In the 1950s my mother (who is German) lived in Canada for a few years. She got there via Schiphol on a KLM prop-liner. In 1960, when she decided she didn’t want to stay in Canada, and needed a flight home, they had jets on the North Atlantic. But you had to fly to New York on a prop-plane first. Only BOAC had a jet directly out of Montreal, to London. My mother doesn’t remember what kind of a plane it was. However she insists that there were only four seats abreast (in economy). It must have been a Comet.
    The first time I can remember being on a plane, was transatlantic on a TWA 707. A stewardess gave my brother and me metal ‘pilot’ pins. Wish I still had mine.

  13. Richard, Michigan says:

    Wow. It’s hard to believe I’m the only poster so far who’s flown on the VC-10. It was December, 1971, a BOAC redeye from Philadelphia to London. I probably would have enjoyed it a lot more had it not been a completely full flight and had I not been in a middle seat in one of the last few rows and had there not been two intermittently screaming babies within easy earshot.

    On the same trip, I flew a student charter Comet from London to Paris (worrying the entire way about metal fatigue) and another small charter jet, possibly a Caravelle, on the reverse trip. The best flight was the return trip in January from London to the US, when I had an entire row of a 747 to myself.

    • Patrick says:

      I can’t imagine having flown on a Comet, a Caravelle, and a VC-10 all in the same trip. All you’re missing is a Trident.

      I’m old enough to have at least seen one VC-10 (British Airways in 1979) and a handful of Caravelles. Never a Comet though.

  14. Planely Obsessed says:

    I’ve never managed to fly in anything of particular interest, although I got to ride Air Rarotonga’s flagship aircraft in my bathers. I’d been snorkelling in Aitutaki Atoll in the Cook Islands. Accomodation is limited at best there, so my family and I’d flown down from Rarotonga in an enormous Saab 340A. Our boat had come back from the lagoon a little late, so we were cutting it fine getting back to the airport. Nobody had time to change back into dry clothes, so we spent the ride home on our towels in wet bathers. The airline staff seemed to be ok with it though.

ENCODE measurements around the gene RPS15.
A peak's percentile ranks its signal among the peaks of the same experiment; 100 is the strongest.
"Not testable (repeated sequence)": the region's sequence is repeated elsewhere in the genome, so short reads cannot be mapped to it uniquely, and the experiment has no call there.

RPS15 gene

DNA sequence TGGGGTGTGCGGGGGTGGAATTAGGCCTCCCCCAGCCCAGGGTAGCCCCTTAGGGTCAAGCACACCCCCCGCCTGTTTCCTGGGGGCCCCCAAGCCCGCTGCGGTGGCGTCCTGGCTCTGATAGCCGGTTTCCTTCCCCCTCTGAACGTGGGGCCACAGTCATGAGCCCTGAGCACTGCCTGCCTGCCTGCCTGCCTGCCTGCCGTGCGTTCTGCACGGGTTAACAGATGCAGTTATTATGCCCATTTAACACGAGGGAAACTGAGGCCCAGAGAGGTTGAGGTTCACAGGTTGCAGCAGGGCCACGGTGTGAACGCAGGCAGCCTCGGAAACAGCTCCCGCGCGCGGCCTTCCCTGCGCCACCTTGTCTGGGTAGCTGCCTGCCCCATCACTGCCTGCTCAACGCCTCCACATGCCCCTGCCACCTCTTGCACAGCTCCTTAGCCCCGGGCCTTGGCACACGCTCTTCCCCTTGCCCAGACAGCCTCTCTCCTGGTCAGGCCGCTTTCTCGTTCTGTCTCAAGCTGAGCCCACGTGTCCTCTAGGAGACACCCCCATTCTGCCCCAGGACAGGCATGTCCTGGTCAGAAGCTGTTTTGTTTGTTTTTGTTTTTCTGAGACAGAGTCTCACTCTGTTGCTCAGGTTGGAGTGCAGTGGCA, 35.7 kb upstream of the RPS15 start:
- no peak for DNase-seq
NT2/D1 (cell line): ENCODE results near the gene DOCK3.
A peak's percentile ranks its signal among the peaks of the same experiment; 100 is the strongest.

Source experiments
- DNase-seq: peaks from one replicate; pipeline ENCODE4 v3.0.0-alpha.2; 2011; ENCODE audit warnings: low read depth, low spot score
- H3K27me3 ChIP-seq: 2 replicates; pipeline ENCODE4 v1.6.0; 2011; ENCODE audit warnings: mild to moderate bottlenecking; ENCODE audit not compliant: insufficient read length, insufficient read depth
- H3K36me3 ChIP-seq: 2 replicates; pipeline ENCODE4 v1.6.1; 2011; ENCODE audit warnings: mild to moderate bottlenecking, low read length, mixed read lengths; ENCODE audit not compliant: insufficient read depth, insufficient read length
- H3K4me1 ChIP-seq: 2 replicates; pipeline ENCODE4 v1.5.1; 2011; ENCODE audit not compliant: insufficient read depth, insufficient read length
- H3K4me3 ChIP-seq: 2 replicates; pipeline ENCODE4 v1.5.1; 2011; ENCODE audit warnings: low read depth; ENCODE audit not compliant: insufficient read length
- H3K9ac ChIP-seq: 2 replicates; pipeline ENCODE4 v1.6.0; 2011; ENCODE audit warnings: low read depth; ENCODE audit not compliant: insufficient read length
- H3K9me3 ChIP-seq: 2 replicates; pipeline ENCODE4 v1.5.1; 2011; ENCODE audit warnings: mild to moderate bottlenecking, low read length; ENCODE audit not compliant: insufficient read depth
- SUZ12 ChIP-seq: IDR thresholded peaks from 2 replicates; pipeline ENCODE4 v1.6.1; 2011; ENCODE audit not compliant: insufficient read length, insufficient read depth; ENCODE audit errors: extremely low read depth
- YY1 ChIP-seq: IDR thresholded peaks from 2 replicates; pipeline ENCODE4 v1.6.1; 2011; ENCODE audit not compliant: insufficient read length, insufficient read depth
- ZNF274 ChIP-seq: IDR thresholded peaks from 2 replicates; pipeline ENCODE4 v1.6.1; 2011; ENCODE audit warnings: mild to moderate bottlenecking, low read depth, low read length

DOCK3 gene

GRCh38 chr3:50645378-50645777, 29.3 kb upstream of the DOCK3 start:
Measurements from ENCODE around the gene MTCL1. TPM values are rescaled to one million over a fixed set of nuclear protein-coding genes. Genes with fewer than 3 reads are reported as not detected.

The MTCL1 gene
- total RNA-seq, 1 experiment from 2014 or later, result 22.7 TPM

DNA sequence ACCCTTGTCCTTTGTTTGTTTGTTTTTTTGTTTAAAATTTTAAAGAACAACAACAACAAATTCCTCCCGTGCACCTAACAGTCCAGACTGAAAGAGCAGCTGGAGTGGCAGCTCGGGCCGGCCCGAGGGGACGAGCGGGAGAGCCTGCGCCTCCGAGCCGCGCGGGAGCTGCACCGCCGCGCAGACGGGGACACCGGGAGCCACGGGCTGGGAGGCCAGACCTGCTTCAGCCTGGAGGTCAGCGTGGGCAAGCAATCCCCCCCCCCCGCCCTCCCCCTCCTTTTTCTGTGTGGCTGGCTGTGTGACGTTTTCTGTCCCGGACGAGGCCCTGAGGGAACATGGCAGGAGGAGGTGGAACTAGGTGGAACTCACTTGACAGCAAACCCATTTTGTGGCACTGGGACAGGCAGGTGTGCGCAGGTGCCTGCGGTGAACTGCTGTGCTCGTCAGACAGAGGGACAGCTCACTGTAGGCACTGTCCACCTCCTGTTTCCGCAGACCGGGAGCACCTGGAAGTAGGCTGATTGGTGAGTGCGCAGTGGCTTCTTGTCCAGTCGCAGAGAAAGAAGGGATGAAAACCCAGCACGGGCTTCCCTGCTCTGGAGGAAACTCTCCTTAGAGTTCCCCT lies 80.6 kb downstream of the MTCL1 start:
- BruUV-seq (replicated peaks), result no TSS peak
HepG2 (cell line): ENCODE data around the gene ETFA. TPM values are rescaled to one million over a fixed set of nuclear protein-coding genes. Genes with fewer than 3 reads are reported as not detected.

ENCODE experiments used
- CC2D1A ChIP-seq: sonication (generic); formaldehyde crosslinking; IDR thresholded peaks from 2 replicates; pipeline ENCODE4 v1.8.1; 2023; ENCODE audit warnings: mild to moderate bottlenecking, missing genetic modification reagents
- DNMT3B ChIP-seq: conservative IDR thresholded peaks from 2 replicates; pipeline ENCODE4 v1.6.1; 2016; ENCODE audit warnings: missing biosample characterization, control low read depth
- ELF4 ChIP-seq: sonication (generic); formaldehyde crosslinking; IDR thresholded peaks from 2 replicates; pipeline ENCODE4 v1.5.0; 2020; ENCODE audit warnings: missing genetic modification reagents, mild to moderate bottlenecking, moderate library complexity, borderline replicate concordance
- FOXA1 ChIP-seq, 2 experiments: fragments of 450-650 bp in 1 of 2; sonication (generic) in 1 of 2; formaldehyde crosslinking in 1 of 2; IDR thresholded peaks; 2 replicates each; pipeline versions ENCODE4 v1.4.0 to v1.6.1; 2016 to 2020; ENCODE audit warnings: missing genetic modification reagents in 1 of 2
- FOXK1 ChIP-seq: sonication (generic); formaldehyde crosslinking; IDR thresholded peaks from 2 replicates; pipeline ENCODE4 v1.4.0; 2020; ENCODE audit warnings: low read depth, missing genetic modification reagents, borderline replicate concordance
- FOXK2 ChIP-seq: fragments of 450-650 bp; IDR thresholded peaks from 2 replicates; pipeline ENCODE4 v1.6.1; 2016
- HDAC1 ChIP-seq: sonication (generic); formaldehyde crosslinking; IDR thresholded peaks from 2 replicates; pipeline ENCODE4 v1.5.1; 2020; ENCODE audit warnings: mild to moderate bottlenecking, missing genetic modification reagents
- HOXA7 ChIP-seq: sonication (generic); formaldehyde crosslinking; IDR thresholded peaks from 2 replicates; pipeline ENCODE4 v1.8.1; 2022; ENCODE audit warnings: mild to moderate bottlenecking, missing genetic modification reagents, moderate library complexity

15. Randy Lumpp says:

    I just found your site. Lots of fun!
    Your plane watcher-birder analogy is right on. I started airplane watching planes, especially airliners and bombers in the early 1950s. My dad took me with him on a business trip from ABQ to DEN on a Continental Air Lines Convair 340. I was hooked. We lived near the approach to the North-South runway at ABQ-Kirtland AFB (a SAC base then). Continental, Pioneer, Frontier DC-3s, Continental Convair 340s, Pioneer and TWA Martin 404s, TWA Connies and Super Connies. USAF B-36s were a special thrill. They shook the daylights out of everything as they lumbered toward the ground. I spent my Sundays at the airport from dawn to dusk. I knew all the pilots and counter and ground crews.Had the airline schedules memorized so I could recite airline and flight numbers when they flew past my back yard. I still have a Convair 340 picture on my desk. It was a great time!

  16. Bruce says:

    Thanks for this article. The planespotter in me very much enjoyed it.

    It’s also given me a very pleasant hour thinking about past trips and trying to remember what I’ve been on. I don’t think I’ve got everything here, but I should at least have most of it. It really was fun remembering.

    So, sorry I’m a bit late to the party, but here’s my list.

    I seem to have to split it into two, because it won’t take the whole thing.

    PART 1

    Boeing 737
    Air China
    Virgin Australia
    Xiamen Airlines
    Air Europe
    Dan-Air (UK)
    China United

    Boeing 747
    Cathay Pacific
    Singapore Airlines
    China Airlines
    Orient Thai
    Korean Air (Y,C)
    British Airways
    Malaysia Airlines

    Boeing 757
    Air Europe / Air Europa
    Shanghai Airlines

    Boeing 767
    Shanghai Airlines
    China Eastern

    Boeing 777
    All Nippon Airways
    Cathay Pacific (Y,C)
    Korean Air
    Malaysia Airlines
    Singapore Airlines

    Boeing 787
    Jetstar Australia
    LAN Chile
    Xiamen Airlines

    Airbus A310
    Silk Air

    Airbus A319/320/321
    Jetstar Australia
    Tiger Australia
    China Southern
    China Eastern
    Juneyao Airlines
    Philippine Airlines
    Shenzhen Airlines

    Airbus A330
    Philippine Airlines
    Cathay Pacific
    China Southern
    China Eastern
    Singapore Airlines
    Air Asia X / Air Asia X Indonesia (Y,C)
    Qatar Airways
    Korean Air

    Airbus A340
    Virgin Atlantic
    Philippine Airlines

    • Bruce says:

      PART 2

      Airbus A380
      Qatar Airways
      China Southern
      Singapore Airlines

      McDonnell-Douglas DC-10 / MD-11

      EVA Air (Taiwan)
      British Caledonian